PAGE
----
The Office for Budget Responsibility (OBR), UK’s independent budget watchdog has revised its growth forecast recently for this year from 1.4% to 2%.
UK rates were taken to a new record low when the Bank of England cut interest rates in August 2016, a first reduction in borrowing cost since 2009, from 0.5% to 0.25%. The rates will stay low for some while and with the announced tax breaks in the budget this month, the Bank will keep them low for a while, and so growth isn’t affected.
House prices did accelerate in February rising by a significant 4.5% in a year according to Nationwide reports and 5.1% according to reports by the Halifax (BBC). Britain’s demand for housing kept growing supported by a growing industrial sector, steady economy and stable expanding employment.
Being a major factor in the voting for Brexit, here are the figures as by now
- Drop in net migration to the UK to 273000 in the year ending September 2016, a massive 49000 down from the previous year, the first time it dipped below 300000 according to ONS.
- Immigration estimated at 596000 in which 268000 were citizens of EU, 257000 were non-EU citizens and 71000 British nationals.
- 323000 people left the UK in the same period, a rise by 26000 from the previous year, of which 103000 were EU citizens, 93000 were non-EU citizens, and British citizens were 128000.
With import way ahead of export, Britain has been in a trade deficit for long, but the weaker pound led to an increase in exports as it boosted the manufacturing industry. Exports rose in January by 400m while imports by 300m and left the trade deficit steady. It was unchanged compared to December 2016 at 2.0bn according to ONS. BBC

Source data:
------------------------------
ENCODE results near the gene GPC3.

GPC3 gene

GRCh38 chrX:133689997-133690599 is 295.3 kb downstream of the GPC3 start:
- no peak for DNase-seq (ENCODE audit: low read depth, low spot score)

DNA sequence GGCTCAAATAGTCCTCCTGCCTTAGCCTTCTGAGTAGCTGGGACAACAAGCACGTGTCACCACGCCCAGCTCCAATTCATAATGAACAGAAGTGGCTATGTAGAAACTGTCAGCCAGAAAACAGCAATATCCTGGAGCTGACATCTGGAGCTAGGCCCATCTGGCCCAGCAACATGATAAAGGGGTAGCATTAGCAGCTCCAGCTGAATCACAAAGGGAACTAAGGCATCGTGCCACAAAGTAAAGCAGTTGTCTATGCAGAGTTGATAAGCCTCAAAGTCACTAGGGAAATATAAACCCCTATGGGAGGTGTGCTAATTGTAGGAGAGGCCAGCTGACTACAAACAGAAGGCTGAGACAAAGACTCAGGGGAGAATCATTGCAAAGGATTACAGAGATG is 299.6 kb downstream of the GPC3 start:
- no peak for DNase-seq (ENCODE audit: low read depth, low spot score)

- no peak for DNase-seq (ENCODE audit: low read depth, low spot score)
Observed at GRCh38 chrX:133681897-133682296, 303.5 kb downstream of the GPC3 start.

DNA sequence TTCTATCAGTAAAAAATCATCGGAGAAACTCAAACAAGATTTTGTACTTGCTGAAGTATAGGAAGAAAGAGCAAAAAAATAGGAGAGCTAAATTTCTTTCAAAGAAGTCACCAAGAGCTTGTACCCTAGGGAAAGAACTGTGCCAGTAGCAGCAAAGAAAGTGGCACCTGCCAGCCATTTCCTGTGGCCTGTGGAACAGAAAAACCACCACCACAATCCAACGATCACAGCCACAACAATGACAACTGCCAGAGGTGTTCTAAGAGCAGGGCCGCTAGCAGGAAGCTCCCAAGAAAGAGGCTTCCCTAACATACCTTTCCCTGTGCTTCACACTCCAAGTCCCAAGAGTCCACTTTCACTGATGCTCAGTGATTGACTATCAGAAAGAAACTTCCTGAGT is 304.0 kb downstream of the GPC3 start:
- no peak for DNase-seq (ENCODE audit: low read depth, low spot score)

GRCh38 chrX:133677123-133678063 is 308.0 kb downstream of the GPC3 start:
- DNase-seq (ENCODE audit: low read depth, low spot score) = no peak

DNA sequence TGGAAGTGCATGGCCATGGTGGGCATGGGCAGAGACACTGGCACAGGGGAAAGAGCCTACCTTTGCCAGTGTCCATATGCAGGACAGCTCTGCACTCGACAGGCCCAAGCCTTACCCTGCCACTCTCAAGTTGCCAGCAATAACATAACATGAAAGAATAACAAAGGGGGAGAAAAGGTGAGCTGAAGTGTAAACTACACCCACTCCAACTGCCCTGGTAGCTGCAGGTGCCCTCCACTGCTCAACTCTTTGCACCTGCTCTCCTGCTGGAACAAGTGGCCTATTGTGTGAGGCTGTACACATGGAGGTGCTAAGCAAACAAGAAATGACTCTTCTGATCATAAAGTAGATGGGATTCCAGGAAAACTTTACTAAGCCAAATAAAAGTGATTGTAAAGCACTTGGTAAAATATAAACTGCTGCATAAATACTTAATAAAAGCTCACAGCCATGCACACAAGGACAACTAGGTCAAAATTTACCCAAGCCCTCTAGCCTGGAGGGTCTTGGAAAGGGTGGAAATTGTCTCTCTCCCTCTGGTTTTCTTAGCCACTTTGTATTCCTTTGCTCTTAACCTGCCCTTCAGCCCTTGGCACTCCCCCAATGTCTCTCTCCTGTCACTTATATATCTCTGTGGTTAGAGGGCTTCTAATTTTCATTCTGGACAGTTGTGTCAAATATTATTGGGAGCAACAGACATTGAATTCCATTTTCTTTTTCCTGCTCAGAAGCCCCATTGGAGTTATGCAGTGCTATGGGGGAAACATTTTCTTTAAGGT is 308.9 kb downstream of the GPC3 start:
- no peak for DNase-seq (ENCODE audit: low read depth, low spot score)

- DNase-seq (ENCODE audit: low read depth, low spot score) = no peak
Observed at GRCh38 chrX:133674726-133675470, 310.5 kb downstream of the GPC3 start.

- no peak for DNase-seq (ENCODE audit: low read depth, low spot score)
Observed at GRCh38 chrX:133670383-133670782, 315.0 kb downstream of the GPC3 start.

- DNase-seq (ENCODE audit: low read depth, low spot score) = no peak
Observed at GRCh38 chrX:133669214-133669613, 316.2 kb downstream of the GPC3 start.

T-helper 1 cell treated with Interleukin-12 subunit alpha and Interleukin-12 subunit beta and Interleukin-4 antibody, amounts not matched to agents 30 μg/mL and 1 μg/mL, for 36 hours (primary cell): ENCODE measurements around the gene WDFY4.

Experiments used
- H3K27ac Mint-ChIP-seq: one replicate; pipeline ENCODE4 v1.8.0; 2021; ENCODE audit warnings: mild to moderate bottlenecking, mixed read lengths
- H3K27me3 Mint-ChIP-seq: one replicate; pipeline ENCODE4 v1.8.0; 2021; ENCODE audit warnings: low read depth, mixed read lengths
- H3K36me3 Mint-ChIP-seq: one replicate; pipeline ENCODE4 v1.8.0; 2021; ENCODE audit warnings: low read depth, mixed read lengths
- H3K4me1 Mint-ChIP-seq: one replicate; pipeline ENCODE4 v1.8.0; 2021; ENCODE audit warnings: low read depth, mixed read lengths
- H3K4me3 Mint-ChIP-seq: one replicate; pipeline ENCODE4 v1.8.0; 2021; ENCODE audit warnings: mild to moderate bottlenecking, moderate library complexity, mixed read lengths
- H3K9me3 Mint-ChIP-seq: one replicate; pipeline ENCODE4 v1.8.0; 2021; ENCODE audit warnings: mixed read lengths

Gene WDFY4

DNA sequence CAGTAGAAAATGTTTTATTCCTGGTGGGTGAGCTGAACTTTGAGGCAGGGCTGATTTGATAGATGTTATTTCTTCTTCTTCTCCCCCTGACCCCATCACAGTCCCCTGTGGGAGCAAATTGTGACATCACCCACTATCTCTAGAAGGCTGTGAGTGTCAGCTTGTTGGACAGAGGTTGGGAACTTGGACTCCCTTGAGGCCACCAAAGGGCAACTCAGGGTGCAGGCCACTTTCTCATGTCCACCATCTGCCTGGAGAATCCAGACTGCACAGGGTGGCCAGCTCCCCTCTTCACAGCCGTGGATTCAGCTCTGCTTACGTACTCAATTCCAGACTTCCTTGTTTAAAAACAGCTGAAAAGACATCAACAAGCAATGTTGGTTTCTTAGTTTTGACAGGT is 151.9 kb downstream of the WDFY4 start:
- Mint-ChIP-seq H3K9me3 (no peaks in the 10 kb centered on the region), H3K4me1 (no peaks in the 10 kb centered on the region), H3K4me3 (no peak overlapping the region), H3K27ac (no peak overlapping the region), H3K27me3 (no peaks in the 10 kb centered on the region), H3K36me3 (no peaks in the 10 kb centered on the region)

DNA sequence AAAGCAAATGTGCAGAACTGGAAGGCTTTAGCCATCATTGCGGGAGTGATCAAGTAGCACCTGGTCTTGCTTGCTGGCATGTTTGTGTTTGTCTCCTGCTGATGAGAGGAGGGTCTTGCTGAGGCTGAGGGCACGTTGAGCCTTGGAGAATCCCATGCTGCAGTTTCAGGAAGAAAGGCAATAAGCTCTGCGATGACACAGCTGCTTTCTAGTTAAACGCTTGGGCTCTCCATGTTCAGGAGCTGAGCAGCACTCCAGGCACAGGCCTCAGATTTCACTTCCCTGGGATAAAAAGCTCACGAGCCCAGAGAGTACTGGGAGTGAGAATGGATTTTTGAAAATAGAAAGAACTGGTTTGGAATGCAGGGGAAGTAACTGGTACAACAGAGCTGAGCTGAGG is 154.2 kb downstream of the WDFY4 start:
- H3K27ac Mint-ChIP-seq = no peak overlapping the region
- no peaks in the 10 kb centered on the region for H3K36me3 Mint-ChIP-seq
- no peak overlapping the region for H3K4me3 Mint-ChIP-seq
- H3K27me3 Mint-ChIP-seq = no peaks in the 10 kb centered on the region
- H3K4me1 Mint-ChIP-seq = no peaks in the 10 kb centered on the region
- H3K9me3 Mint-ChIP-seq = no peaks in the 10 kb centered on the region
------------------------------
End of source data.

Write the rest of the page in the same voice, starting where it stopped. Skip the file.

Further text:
Britain exporting more services than goods, there was a prediction of disastrous effects in case large financial institutions and other top corporations in the service sector shifted office from the UK to the continental Europe. However, people are not in a hurry to shift office, and the predicted trend hasn’t shown up.
According to the bosses at some of the biggest finance firms in the world, the UK economy is well set for a strong 2017 and despite uncertainties about Brexit, may outperform the other developed nations. With more than half saying it would remain resilient in the year 2017 and 22% expecting an improvement over 2016, it is promising. 76% predicted that it would out space, if not be in line with the G7 group of the advanced nations’ average this year. The Independent, UK
There is no prediction of any adverse impact on the outcome of Lloyds canvassing for views of the excess of 120 boardroom and other senior executives from the global banks, asset managers, challenger banks and insurers with combined revenue of 530bn.
As small to medium manufacturers, we have seen a positive trend in exports although machinery importing cost us more and we had to hold off delivery and payment after Brexit until the pound settled a bit so that we reduce the difference we were to pay for orders of machinery imports placed before Brexit. There, therefore, seems to be hope for a future that is promising outside the EU and is not apocalyptic as predicted when the Brexit referendum was done.